Regardless of how that case would have concluded, Trump, in his comments about ending the subsidies, didn’t give the sense that Congress’ power of the purse was his primary interest.

As far back as April, Trump has threatened that ending the subsidies would be tool for him to bring Democrats to the Obamacare repeal negotiating table. He repeated the argument on Friday, while alleging that insurance companies were already rich and they didn’t support his election.

Democrats argue that if Trump was so concerned about the constitutional arguments against the payments, he would have stopped them as soon as he took office, rather than after watching congressional repeal efforts collapse multiple times.

“This is just creating uncertainty and instability in the markets and it’s going to raise premiums and I think that everyone knows that Republicans are going to own this,” a Democratic staffer of the Senate HELP committee told TPM.

A spokesman for Senate Majority Leader Mitch McConnell pushed back on that claim that Republicans now own what happens to Obamacare.

“[I]t’s amusing to me how desperate Democrats are to rid themselves of the failed law they worked so hard to force on the country. You’d think they’d be proud of it,” the spokesman, Don Stewart, told TPM via email.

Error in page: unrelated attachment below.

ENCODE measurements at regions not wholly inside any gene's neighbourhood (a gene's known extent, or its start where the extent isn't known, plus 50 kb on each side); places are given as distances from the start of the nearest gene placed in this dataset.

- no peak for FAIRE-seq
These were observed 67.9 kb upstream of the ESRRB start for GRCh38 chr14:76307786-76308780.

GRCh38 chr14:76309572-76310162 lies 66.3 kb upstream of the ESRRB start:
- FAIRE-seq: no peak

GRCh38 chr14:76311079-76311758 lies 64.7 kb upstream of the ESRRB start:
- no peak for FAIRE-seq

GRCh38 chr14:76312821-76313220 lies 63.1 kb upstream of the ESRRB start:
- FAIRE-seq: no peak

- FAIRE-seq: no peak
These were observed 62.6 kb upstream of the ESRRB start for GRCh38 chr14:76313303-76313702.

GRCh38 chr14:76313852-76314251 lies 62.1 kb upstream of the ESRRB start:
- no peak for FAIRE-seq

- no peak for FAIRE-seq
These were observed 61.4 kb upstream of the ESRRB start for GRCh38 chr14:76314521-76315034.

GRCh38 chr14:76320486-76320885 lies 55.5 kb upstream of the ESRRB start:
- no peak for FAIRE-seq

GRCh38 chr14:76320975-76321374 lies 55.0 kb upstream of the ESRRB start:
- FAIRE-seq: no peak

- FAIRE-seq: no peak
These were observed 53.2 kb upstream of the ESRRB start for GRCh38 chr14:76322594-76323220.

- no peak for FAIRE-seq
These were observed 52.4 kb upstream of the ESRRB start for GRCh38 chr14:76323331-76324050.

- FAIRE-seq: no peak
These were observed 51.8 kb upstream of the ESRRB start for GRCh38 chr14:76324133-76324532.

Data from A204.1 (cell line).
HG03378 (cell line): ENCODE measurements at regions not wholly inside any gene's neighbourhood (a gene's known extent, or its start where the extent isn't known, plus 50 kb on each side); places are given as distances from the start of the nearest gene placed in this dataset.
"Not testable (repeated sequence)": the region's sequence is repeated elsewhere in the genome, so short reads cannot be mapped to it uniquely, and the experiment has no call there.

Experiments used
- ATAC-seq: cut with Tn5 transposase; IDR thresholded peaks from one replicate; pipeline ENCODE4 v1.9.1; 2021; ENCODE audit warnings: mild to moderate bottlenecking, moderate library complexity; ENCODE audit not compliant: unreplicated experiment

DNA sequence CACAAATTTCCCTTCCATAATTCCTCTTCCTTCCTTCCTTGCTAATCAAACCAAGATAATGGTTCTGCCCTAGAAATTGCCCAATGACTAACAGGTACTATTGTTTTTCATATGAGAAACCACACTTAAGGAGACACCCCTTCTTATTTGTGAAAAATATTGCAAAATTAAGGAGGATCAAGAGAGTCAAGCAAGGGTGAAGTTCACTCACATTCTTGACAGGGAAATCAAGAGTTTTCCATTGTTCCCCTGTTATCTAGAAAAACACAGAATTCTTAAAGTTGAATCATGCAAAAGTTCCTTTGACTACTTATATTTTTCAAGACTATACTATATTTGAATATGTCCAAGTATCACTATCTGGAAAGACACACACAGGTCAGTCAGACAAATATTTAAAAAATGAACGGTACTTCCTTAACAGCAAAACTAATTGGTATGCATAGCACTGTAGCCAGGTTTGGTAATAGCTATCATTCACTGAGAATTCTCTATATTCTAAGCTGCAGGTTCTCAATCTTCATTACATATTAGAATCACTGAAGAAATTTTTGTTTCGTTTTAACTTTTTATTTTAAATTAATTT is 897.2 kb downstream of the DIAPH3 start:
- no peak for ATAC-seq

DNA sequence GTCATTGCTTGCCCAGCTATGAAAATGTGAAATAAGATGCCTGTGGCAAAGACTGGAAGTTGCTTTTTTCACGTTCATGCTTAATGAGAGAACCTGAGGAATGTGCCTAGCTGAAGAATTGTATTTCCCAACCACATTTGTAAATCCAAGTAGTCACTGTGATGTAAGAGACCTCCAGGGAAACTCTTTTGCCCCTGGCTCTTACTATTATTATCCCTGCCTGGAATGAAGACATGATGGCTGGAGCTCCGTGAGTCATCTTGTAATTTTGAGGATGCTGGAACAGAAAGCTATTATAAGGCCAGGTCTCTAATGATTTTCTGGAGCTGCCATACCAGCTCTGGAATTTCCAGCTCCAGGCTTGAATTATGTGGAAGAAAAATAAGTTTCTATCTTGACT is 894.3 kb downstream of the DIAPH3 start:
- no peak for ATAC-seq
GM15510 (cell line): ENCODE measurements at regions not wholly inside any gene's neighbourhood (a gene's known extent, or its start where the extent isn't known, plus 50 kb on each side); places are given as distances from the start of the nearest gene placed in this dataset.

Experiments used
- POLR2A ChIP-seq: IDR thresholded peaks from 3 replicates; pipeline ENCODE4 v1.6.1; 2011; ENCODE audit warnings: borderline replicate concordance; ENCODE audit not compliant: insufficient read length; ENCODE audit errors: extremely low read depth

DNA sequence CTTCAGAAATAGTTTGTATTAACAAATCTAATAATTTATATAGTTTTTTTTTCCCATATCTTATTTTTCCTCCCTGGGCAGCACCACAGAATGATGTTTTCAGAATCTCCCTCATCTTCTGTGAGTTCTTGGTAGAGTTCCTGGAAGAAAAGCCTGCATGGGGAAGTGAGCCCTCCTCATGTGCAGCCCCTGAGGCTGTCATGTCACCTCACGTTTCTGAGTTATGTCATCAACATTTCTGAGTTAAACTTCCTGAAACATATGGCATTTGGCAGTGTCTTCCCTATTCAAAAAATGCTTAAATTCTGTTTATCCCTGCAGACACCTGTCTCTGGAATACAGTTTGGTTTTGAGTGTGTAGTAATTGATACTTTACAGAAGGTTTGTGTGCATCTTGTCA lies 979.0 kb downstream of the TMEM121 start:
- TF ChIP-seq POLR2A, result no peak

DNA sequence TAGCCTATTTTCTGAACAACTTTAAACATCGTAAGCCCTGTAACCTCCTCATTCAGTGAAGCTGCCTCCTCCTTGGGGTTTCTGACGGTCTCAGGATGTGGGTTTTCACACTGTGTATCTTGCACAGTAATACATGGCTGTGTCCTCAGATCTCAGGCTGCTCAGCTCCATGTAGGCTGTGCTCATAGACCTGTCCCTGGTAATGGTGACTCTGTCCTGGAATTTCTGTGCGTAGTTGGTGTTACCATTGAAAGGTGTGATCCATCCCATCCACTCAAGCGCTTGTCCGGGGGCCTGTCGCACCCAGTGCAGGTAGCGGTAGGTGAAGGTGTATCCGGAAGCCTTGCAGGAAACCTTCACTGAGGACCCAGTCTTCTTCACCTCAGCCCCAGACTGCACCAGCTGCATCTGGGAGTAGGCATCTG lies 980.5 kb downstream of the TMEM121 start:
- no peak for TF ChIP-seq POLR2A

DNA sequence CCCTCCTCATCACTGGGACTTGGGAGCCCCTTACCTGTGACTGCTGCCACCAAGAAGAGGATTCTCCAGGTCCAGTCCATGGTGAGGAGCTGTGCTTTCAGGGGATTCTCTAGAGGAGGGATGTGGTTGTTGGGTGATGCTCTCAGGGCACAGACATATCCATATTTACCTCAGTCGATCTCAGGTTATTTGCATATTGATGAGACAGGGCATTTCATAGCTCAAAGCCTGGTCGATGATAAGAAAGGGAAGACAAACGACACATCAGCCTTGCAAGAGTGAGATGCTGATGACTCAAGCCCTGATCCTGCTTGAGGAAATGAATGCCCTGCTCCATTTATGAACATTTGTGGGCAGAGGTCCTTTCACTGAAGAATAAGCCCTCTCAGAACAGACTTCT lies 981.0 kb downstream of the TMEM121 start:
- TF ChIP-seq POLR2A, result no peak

The irony is that a bipartisan deal being worked on in the Senate to continue the subsidies — or even, perhaps, an affirmative statement from Trump that the payments would go on — would have had some political upsides for Republicans as they headed into the 2018 midterms. Since some insurers have already priced in a premium increase for 2018 assuming the payments would be withdrawn, continuing the subsidy payments would have set up the potential for premium rates to come back down the following year, which would have been announced before Americans headed to the polls.

Instead, there’s a solid chance that insurers who didn’t plan for termination of the subsidies will exit the marketplaces this year due to the shortfall, while Americans —particularly those whose premiums aren’t subsidized by Obamacare’s tax credits — will see their premiums spike. A Congressional Budget Office analysis on what would happen if the payments ended found that premiums would rise 20 percent next year, while 5 percent of Americans would live in areas without any ACA insurers.